If you ate a cookie every time someone said the NBA "is a make or miss league," you would get very fat very fast. It's easy to say, it's easy to explain, and it's true: If a team makes their shots, they tend to win games. If they miss shots, they tend to lose games. Simple.
Through the first three rounds of the playoffs, the Cavaliers made shots. Cleveland made 43.6% of their three-pointers against Boston (4-1 win), 46.6% of them against Toronto (4-0 win), and 40% against Indiana (4-0, although they were closer games). Through those three rounds, the Cavaliers won games.
In the first three games of the Finals, the Cavs shot 35%, 27%, and 27% on three-pointers. Surprise! The Cavs lost those three games. In game three, if the Cavs had just made two more of their 44 attempts, they would have won.
For the record, Cleveland shot over 38% from deep on the season, which would have meant five more makes in game three, three more in game two, and one more in game one. Not Earth-shattering, but enough to change the vibe of the series.
In game four, obviously, the Cavs shot the lights out, going 24-45 (53%) from beyond the arc. If they'd hit 38% of their threes, they would have scored 21 fewer points, and that was the final point-spread. 24 was an NBA Finals record for most made three-pointers in NBA history, but it's not a record for the Cavs. That means it's not a complete outlier.
There are two ways to look at this, so let's dive in.
Looking on the Bright Side
The Cavs are worlds better than their games 1-3 shooting performances and a bit worse than their game four performance. However, the rule of averages suggests that they'll overperform at least one more time to even things out a bit. The Cavs are still just under 37% for the series, so imagine they shoot about 40% on three-pointers in game five. That's usually enough to win a game.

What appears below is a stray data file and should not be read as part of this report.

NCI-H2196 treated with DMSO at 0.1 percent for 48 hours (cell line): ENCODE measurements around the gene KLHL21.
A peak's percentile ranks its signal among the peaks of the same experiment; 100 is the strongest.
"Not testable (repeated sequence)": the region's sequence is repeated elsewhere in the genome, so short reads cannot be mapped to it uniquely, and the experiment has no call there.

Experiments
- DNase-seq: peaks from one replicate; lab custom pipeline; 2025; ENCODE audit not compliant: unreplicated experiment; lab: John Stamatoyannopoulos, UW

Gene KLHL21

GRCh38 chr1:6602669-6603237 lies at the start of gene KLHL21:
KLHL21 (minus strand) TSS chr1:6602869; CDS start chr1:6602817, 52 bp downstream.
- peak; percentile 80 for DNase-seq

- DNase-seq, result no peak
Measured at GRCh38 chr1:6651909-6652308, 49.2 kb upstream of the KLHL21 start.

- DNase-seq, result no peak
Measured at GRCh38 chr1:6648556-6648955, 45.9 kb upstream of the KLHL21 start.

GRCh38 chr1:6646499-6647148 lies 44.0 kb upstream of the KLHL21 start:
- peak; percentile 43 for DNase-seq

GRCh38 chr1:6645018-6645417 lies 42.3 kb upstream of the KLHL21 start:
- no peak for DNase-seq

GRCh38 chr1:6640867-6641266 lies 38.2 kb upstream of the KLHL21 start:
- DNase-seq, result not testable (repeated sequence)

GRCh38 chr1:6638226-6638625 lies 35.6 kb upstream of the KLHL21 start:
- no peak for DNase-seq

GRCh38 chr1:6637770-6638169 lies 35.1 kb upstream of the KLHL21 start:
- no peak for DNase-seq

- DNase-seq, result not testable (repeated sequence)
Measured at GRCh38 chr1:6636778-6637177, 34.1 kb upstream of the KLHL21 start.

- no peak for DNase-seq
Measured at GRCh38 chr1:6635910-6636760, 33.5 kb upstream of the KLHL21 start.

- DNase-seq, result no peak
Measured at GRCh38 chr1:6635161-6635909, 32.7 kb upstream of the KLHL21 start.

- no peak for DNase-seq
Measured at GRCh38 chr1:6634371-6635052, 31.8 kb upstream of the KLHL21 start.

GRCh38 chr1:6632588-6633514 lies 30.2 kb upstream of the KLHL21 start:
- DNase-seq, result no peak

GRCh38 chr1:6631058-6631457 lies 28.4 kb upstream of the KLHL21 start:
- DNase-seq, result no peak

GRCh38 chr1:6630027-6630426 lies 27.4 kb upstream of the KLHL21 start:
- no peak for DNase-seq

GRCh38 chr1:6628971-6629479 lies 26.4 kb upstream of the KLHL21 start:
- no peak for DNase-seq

If the Cavs make 15-20 threes per game - and particularly if they do it while making 40% of them - that's enough to have hope for a win. Cleveland only made eight and 12 in games 2 and 3, respectively. Despite those low numbers, the Cavs are still averaging 14.4 made three-pointers per game.
As I mentioned here, Cleveland's rotation players were shooting about 30% on three-pointers when there was no defender within four feet. That's atrocious. Those shots will start falling. If they do, there aren't a lot of teams who can stop the Cavs.
Furthermore, they're getting chances. The Cavs have taken 58 three-pointers with the nearest defender within four to six feet and another 49 three-pointers with no defender within six feet. That's bonkers. They've made 37 of them. Total. 37-108 on open shots is not great for a potent shooting team. That's bound to change. That's why there's reason for optimism in Cleveland.
Looking on the Dark Side
Simply put, the Cavaliers lost the first three games of the series. They're playing against quite possibly the best team in NBA history. They're playing against four top-20 players. They're playing against at least three and possibly four future Hall-of-Famers. They're playing against home-court advantage. They're a bit older and slower than Golden State. They're cold-shooting. They're facing a probably insurmountable challenge.
The pessimistic side also says that, while the Cavs shooting was drastically better in game four, Golden State can clamp down on defense again. The Cavs also have a habit of shooting from deep when they're not sure what else to do. The offense bogs down and they force up shots. Admittedly, the Cavs have great shooters, but it's not as useful as a drive-and-kick.
Conventional wisdom obviously favors the Warriors. They've been the better team all year long, they've got the best roster, and they've got home-court advantage. But any Cavs fan will point out that the Cavs were probably the better team against the 2009 Magic, but when a team gets hot, there's not a lot you can do.
The Cavs definitely have a chance in Game 5. Golden State better finish it now, because if they don't, the "here we go again" pressure plus a trip back to Cleveland could be enough to turn the series.